Described as “one of the more notable structural depressions in the world,” the Central Valley is surrounded by mountain ranges: the Coast Range to the west, the Sierra Nevada to the east, the Tehachapi Mountains to the south, and the Cascade Range to the north. The Central Valley consists of the Sacramento Valley in the northern one-third and the San Joaquin Valley in the southern two-thirds. The two valleys meet in the Delta area.
The Central Valley produces around a quarter of the nation’s food. Nineteen counties comprise the Central Valley, with 6.5 million people, 20,000 square miles, over 35,000 farms, and almost six million harvested acres. Those 19 counties include eight of the top 10 agricultural counties in the state. And one of those counties, Tulare County, is the largest dairy-producing county in the country. As of May 2022, Tulare County had marketings of 790.8 million pounds, which equals the combined milk marketings of the smallest 1,264 counties. Fresno County, smack dab in the middle of the Central Valley, is the top agricultural county in the United States.
Groundwater problems in the Central Valley
Around 75 percent of California’s and 17 percent of the nation’s irrigated land is in the Central Valley. About 20 percent of the nation’s groundwater demand comes from pumping Central Valley aquifers, making it the second most pumped aquifer system in the U.S.
According to a study published in the AGU journal, overpumping in the Central Valley will lead to depletion. Water Resources Researchers discovered that the state’s last two droughts caused dismal groundwater storage recovery, and less than a third of groundwater recovered during droughts occurred from 2012 to 2016.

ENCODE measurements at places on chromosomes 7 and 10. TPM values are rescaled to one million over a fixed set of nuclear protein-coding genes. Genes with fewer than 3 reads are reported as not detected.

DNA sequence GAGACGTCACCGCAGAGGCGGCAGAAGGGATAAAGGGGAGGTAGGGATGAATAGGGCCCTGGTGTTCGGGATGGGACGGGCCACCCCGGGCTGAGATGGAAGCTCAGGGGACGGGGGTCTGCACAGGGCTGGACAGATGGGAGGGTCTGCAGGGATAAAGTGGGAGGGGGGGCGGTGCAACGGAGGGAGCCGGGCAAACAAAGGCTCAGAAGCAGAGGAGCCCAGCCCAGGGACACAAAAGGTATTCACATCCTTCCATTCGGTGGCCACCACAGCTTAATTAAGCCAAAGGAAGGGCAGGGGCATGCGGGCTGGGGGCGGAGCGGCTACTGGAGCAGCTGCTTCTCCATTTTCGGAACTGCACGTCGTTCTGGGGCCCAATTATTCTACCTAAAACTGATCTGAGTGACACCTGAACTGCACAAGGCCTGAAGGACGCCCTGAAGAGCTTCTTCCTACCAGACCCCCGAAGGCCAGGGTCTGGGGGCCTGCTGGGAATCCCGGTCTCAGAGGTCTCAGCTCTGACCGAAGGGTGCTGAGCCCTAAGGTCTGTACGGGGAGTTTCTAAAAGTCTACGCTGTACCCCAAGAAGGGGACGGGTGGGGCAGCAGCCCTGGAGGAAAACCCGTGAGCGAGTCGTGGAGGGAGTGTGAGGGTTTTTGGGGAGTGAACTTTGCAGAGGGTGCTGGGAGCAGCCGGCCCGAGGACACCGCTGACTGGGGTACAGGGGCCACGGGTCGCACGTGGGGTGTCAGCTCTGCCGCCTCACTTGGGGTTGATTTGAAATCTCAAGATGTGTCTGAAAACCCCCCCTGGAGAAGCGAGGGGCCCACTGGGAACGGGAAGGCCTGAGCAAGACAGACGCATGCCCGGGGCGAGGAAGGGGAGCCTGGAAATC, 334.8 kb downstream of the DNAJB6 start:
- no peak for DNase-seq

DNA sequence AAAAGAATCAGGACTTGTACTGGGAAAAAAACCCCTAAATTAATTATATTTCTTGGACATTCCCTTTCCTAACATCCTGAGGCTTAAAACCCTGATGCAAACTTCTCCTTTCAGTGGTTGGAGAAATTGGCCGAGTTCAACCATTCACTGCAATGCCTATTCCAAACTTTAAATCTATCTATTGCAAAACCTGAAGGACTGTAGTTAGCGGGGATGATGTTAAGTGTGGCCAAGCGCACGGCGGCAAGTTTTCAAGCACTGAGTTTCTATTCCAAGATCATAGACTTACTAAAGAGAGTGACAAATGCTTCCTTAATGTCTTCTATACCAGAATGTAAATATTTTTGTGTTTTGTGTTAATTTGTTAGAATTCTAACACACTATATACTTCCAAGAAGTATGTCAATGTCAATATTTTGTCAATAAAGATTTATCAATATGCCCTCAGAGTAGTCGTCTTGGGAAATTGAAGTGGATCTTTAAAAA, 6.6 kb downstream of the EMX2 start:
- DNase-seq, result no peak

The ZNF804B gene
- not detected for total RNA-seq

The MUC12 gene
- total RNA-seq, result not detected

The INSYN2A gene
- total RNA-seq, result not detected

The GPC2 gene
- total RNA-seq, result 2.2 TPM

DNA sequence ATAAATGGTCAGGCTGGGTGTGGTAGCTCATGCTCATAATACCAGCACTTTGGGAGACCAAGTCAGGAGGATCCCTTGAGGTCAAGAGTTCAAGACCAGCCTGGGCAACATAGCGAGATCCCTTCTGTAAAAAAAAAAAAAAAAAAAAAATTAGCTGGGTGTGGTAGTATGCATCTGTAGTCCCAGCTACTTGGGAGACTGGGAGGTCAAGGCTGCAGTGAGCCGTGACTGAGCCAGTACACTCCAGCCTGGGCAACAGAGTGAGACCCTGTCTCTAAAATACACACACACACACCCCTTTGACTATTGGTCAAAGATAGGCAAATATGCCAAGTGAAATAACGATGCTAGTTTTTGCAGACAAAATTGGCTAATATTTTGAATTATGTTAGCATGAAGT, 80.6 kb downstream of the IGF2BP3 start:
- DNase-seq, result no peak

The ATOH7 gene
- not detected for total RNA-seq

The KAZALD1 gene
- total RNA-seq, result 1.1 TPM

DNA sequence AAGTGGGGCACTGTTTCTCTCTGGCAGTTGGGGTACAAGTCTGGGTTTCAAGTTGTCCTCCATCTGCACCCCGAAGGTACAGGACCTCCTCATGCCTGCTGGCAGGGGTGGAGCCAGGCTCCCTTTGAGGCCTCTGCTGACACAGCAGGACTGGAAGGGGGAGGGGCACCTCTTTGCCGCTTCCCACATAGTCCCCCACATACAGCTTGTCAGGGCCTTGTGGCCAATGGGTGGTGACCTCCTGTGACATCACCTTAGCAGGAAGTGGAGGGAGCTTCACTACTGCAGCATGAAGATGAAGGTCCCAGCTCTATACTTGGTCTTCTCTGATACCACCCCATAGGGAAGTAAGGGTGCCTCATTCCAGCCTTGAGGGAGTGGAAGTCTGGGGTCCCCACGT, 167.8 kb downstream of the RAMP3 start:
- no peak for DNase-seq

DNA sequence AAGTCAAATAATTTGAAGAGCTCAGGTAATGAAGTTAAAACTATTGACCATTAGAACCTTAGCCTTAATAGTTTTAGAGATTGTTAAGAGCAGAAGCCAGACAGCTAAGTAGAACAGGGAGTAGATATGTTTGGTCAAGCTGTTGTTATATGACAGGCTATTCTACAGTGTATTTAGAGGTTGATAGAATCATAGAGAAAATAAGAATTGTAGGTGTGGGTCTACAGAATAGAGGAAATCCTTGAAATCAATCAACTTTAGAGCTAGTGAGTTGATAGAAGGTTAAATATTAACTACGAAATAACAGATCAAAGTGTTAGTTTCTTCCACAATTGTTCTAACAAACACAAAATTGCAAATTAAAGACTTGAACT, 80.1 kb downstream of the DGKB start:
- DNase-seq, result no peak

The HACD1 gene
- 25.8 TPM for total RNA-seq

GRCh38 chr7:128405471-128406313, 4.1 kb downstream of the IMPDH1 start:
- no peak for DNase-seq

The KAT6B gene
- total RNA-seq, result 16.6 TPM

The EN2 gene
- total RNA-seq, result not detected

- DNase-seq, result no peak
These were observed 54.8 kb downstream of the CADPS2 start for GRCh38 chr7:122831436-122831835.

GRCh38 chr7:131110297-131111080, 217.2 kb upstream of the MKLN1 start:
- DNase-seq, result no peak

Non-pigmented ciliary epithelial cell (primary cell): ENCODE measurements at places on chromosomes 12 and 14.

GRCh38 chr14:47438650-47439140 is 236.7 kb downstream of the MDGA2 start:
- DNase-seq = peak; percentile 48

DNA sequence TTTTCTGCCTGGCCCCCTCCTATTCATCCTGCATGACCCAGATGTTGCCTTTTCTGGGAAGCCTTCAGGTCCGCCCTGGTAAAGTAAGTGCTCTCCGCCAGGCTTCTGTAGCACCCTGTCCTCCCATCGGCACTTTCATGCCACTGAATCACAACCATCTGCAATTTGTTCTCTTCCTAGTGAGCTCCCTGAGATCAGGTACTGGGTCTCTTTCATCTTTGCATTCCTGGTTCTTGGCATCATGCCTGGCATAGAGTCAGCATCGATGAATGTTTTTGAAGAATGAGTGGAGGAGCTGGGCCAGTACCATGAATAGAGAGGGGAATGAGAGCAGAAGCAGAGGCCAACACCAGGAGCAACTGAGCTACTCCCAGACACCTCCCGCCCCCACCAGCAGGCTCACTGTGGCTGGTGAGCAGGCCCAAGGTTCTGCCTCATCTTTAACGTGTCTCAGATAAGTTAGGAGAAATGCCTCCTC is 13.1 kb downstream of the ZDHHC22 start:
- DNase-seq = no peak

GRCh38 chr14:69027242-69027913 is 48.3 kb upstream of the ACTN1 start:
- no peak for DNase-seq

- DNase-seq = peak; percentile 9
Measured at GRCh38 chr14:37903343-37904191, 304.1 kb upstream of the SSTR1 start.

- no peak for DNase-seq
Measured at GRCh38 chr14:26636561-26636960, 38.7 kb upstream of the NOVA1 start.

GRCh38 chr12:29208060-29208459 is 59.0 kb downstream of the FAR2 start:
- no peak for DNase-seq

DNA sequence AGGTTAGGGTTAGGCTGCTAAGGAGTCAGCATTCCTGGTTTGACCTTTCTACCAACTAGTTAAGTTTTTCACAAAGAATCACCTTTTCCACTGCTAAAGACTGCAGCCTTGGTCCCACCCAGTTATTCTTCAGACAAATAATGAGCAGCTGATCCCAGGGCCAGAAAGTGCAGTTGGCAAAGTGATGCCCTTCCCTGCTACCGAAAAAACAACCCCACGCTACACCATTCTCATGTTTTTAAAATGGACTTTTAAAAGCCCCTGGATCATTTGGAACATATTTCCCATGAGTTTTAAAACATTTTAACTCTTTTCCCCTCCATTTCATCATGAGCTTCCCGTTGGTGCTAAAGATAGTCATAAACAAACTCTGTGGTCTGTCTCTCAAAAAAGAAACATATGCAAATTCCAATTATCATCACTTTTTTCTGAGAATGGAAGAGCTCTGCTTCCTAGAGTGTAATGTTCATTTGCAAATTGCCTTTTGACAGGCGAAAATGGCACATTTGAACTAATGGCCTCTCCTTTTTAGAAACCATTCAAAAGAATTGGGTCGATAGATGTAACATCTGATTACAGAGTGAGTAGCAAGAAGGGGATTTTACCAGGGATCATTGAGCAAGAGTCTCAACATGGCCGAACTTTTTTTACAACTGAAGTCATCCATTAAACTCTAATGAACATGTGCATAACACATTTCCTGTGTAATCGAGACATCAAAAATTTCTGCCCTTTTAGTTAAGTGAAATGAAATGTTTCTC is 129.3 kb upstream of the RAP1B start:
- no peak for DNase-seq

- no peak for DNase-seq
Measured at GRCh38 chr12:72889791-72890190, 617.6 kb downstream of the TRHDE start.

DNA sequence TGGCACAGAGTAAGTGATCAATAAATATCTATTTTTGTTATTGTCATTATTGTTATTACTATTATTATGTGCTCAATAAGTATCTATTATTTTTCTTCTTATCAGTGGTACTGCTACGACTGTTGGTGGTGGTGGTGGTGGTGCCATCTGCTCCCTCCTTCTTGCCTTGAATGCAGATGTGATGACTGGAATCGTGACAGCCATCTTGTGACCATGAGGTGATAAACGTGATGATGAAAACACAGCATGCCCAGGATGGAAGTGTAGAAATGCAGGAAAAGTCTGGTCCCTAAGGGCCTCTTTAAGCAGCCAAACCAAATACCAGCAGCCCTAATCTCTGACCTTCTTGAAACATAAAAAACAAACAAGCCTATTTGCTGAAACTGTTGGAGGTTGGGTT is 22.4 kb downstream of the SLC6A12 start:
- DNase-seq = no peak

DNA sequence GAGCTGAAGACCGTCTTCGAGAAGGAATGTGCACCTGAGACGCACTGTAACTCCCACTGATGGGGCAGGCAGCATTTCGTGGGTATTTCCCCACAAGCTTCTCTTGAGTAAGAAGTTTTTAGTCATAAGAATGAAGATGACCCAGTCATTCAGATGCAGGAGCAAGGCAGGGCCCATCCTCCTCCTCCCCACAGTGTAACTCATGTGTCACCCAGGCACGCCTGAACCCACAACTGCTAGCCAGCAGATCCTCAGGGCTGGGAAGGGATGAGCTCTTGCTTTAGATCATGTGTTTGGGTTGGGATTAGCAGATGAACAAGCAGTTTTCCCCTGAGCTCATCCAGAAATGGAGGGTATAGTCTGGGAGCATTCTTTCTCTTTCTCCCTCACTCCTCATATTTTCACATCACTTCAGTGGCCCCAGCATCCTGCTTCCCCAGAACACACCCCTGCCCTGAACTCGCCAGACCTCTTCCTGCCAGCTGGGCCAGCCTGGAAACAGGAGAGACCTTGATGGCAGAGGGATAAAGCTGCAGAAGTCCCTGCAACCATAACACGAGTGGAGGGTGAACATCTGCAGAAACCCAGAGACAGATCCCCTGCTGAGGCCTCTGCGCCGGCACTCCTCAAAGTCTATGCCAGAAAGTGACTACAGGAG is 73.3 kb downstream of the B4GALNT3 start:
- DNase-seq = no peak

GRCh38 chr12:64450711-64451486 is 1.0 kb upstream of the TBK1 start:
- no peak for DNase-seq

Researchers also found that it would take six to eight years to fully recover over-drafted groundwater when wet years with above-average rainfall follow drought years. However, that scenario is unlikely because the state’s climate is becoming increasingly hotter and drier. There is less than a 20 percent chance of full recovery over 20 years following a drought if the climate stays hotter and drier.
Researchers found that after the 2006 to 2009 drought, only 34 percent of 19 cubic kilometers of groundwater was recovered. After the 2012 to 2016 drought, only 19 percent of 28 cubic kilometers was recovered. The researchers attributed low groundwater recovery in the post-2016 drought period to overdraft compared to limited water availability. Researchers also found that groundwater extraction caps could significantly improve aquifer resistance to drought. However, that poses a big problem for Central Valley agriculture.
Thirsty crops and dwindling groundwater
Almonds, a water-thirsty crop, are one of the top crops in the Central Valley and California’s top agricultural export. The almond acreage in California in 2020 was around 1.6 million acres, 5.3 percent higher than in 2019 at 1.5 million acres. Five Central Valley counties, all located in the San Joaquin Valley, accounted for 73 percent of almond acreage. In 2021, almond production only decreased by around 10 percent amid the drought.
The entire Central Valley is under drought conditions, ranging from extreme to exceptional (the worst category). In 2021, drought caused reduced surface water deliveries to farms. Farmers received no allocations from the Central Valley Project and State Water Project. The total surface water deliveries for Central Valley farms decreased by 5.5 million acre-feet in 2021, which is 41 percent below the 2002 to 2016 average. Direct economic costs of drought for California agriculture, much of which is in the Central Valley, are estimated at $1.2 billion.
In the Central Valley and throughout the west, climate change, drought, and dwindling water supplies are coming together in a perfect storm. Sound water management, conservation, and planning are critical to the people and agriculture of the valley.
Image credit: BertaIV, courtesy of Flickr